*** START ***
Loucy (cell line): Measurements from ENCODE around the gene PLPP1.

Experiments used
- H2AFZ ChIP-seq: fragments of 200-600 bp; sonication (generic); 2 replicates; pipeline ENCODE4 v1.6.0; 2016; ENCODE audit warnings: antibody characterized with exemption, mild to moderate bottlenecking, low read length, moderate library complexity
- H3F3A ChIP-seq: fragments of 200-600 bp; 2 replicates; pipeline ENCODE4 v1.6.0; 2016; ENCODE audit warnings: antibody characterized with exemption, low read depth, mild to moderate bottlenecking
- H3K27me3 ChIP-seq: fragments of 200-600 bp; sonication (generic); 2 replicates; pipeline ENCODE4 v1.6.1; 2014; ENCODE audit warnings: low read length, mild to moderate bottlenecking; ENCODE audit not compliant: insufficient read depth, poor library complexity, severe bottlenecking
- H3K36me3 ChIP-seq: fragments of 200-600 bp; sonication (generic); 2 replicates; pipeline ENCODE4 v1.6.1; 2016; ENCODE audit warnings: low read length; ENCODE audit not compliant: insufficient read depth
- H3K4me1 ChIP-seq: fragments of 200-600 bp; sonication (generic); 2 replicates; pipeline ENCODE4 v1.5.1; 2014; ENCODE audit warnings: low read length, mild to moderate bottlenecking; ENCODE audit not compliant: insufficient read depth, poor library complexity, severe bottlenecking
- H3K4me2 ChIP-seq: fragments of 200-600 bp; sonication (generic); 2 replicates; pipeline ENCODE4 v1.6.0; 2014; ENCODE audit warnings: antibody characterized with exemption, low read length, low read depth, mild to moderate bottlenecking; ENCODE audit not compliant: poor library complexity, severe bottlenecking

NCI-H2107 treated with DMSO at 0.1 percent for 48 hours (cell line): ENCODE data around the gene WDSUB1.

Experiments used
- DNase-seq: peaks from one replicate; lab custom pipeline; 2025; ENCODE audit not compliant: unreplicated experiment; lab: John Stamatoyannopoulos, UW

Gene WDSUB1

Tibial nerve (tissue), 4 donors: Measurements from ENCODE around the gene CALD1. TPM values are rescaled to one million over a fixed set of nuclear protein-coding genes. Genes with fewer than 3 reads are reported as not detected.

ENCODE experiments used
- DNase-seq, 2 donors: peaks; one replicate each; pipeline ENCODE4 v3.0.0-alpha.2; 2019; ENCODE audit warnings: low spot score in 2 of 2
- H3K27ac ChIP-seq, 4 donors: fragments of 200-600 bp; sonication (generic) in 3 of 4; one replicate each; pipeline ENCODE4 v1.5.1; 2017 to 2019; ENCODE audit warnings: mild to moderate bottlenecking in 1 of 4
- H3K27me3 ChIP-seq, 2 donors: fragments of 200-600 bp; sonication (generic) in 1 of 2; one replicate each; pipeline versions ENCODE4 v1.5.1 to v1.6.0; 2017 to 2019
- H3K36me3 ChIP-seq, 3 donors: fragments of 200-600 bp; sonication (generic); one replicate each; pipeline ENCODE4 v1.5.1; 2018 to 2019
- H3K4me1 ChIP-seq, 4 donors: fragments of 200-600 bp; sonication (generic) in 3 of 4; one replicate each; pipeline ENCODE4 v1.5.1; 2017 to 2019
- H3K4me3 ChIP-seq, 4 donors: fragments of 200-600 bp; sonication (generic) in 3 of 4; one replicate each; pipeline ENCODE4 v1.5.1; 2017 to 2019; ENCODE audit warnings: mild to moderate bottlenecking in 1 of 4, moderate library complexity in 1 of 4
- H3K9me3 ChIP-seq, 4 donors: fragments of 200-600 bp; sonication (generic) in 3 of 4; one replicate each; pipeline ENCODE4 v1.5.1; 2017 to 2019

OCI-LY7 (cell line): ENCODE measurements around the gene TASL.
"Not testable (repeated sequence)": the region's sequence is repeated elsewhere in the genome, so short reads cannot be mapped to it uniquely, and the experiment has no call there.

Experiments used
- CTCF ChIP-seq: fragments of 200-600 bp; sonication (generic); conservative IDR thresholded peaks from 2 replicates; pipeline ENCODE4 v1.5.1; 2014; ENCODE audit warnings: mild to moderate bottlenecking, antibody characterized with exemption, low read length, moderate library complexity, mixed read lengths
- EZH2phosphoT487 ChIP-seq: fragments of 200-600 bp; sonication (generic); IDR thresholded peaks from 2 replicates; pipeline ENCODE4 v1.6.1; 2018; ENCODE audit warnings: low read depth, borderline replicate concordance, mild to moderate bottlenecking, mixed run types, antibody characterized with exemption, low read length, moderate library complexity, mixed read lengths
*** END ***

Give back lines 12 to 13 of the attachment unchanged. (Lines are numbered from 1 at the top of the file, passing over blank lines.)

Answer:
Gene WDSUB1

Tibial nerve (tissue), 4 donors: Measurements from ENCODE around the gene CALD1. TPM values are rescaled to one million over a fixed set of nuclear protein-coding genes. Genes with fewer than 3 reads are reported as not detected.